Here's what we learned about this new way to work:

Finding Five: Although 1 percent of adults earned income from the Online Platform Economy in a given month, more than 4 percent participated over the three-year period.

  • The monthly participation rate increased 10-fold over the three year-period, and the cumulative participation rate increased 47-fold over the three years. In any given month, 0.4 percent of adults (40 percent of all platform participants) received earnings from labor platforms and 0.6 percent of adults (62 percent of all platform participants) received income from capital platforms. Thus, a total of 2.5 million adults are participating in the Online Platform Economy in the U.S.
  • Among all participants over the three years, 21 percent participated in labor platforms, 78 percent participated in capital platforms, and 2 percent participated in both.
  • Yet, after the first month of platform participation, participation is quite sporadic. For labor platforms, individuals earned money in only 56 percent of subsequent months; for capital platforms, the number drops to 32 percent.
  • Most individuals only earn from one platform, though those who use labor platforms are more likely (14%) to use multiple platforms, than capital platform participants (just 1 percent use multiple platforms).

Finding Six: The Online Platform Economy was a secondary source of income, and participants did not increase their reliance on platform earnings over time.

  • Average monthly earnings were $533 for labor platforms, representing 33 percent of participants" total monthly income. For capital platforms, average earnings were $314, representing 20 percent of total monthly income.
  • Reliance on platform earnings remained stable over time in terms of both the fractions of months that participants are active and the fraction of total income earned on platforms in active months.
    • As of September 2015, 25 percent of labor platform participants relied on platform income for more than 75 percent of their total income; for capital platforms, only 17 percent of participants relied on platform income for more than 75 percent of total income.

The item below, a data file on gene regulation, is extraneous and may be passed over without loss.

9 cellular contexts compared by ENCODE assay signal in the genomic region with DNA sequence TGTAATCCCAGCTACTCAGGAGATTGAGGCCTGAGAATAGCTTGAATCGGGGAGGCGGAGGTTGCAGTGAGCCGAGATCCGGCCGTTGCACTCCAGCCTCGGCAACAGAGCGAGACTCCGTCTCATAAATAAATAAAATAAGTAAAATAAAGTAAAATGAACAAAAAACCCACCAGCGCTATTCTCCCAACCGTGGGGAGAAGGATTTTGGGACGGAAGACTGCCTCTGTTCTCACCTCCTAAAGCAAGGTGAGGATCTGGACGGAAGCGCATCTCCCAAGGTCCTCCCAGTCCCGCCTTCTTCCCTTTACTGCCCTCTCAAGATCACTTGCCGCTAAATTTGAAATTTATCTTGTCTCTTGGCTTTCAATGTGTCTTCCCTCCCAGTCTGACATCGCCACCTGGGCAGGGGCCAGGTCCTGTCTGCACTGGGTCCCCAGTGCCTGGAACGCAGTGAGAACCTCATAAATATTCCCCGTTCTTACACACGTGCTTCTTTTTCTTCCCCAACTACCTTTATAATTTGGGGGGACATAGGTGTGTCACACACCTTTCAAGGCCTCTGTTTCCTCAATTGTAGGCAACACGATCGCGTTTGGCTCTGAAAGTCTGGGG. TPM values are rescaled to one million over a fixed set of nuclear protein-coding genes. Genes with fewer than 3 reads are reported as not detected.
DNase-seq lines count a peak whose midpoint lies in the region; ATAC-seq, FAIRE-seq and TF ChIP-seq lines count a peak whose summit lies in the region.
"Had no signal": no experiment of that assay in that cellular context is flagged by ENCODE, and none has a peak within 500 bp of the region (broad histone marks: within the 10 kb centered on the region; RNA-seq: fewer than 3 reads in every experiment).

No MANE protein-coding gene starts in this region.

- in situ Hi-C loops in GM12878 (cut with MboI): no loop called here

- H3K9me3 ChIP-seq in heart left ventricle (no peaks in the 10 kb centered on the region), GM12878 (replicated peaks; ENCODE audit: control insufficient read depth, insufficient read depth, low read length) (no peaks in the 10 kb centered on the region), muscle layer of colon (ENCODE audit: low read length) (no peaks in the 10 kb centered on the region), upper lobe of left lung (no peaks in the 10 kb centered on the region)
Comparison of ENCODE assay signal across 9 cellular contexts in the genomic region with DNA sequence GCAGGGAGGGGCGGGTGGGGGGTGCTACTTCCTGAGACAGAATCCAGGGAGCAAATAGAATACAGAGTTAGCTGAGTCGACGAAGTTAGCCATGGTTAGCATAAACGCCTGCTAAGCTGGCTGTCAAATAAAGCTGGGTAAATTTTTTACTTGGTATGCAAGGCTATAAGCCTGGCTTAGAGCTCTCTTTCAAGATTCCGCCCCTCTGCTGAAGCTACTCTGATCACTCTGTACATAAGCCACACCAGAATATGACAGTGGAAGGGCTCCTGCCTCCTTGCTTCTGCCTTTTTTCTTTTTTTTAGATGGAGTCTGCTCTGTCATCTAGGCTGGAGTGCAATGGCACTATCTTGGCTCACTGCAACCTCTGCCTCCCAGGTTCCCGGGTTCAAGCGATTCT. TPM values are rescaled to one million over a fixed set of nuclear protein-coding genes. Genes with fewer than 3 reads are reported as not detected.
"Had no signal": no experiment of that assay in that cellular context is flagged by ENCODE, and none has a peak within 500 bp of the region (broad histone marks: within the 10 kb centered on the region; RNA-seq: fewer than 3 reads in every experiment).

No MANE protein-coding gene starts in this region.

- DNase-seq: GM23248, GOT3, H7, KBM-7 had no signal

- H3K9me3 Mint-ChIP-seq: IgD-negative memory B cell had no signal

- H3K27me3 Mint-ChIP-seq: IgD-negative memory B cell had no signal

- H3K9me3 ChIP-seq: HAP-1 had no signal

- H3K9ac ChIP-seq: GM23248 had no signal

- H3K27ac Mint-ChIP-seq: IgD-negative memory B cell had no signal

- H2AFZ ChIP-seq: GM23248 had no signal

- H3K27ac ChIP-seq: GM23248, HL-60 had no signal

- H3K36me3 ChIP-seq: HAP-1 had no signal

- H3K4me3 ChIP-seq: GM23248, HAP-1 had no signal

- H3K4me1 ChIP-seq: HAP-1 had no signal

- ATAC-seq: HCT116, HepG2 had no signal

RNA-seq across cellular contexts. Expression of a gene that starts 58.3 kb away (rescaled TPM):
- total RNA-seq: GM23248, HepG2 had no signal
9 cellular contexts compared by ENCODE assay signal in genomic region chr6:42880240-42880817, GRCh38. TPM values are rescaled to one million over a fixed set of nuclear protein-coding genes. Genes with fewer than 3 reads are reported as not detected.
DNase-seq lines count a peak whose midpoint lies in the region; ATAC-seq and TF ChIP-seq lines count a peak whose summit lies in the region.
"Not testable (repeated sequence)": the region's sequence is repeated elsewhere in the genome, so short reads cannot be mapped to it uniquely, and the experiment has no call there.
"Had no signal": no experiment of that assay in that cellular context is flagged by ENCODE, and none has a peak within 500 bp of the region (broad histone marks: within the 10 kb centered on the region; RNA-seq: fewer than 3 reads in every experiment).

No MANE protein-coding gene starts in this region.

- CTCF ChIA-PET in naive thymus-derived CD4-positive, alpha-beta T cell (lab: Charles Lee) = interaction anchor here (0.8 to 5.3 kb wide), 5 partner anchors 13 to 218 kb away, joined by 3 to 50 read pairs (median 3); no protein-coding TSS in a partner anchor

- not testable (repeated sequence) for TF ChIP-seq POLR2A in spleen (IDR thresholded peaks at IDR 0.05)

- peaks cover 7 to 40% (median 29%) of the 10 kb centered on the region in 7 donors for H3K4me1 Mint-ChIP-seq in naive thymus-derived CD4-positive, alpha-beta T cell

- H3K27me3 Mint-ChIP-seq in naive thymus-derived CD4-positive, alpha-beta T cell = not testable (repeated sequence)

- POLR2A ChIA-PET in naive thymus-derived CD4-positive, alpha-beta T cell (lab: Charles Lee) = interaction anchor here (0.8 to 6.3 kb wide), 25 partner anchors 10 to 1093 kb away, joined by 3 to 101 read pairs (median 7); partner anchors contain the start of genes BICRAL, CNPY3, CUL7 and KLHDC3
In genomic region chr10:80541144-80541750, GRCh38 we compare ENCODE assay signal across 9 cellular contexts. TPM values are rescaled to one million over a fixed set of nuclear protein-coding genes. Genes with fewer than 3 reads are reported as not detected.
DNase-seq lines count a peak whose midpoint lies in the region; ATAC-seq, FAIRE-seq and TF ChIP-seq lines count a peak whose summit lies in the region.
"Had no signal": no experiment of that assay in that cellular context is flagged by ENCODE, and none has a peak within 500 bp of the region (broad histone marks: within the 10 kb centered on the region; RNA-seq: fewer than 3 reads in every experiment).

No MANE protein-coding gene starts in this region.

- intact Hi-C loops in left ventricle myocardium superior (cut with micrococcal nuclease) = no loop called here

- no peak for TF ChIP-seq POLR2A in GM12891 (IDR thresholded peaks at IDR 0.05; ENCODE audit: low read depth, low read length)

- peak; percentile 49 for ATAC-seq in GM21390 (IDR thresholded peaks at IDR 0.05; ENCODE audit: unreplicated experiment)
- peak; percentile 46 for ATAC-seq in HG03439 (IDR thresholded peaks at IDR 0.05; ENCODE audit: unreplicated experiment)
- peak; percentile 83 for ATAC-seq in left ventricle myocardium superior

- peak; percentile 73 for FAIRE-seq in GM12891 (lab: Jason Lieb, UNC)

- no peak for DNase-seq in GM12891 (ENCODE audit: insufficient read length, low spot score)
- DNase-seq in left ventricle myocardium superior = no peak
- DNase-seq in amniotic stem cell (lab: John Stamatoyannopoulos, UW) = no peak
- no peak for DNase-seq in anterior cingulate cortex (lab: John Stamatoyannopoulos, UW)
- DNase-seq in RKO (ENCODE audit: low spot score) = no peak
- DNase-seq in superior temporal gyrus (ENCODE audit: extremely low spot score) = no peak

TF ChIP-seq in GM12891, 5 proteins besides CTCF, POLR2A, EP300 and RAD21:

Finding Seven: Earnings from labor platforms offset dips in non-platform income, but earnings from capital platforms only supplemented non-platform income.

  • In aggregate, labor platform earnings appeared to largely substitute for a 14 percent shortfall in non-platform income in months with platform earnings. In months with platform earnings, it contributed an additional 15 percent of income, increasing total income by less than 1 percent.
  • Capital platform earnings tended to supplement rather than substitute for other income. Non-platform earnings tended to be less than 1 percent lower in months with platform earnings, and capital platform earnings contributed another 7 percent, raising income by 7 percent.

With this report, we can begin to build a deeper understanding of our labor market, how it's changing and how those changes are affecting individuals" income. With timely, relevant data, smarter policy decisions can be made that keep pace with changes to our economy and the types of jobs being created. This is the mission of the JPMorgan Chase Institute. We will continue to tap into our unprecedented data set to dig into the turmoil in our labor market and provide decision makers with the facts and analyses to increase economic opportunity by reducing income volatility.

Diana Farrell is the founding President and Chief Executive Officer of the JPMorgan Chase Institute. Previously, Diana was the Global Head of the McKinsey Center for Government and the McKinsey Global Institute. She served in the White House as Deputy Director of the National Economic Council and Deputy Assistant to the President on Economic Policy.



Diana Farrell

Founding and Former President & CEO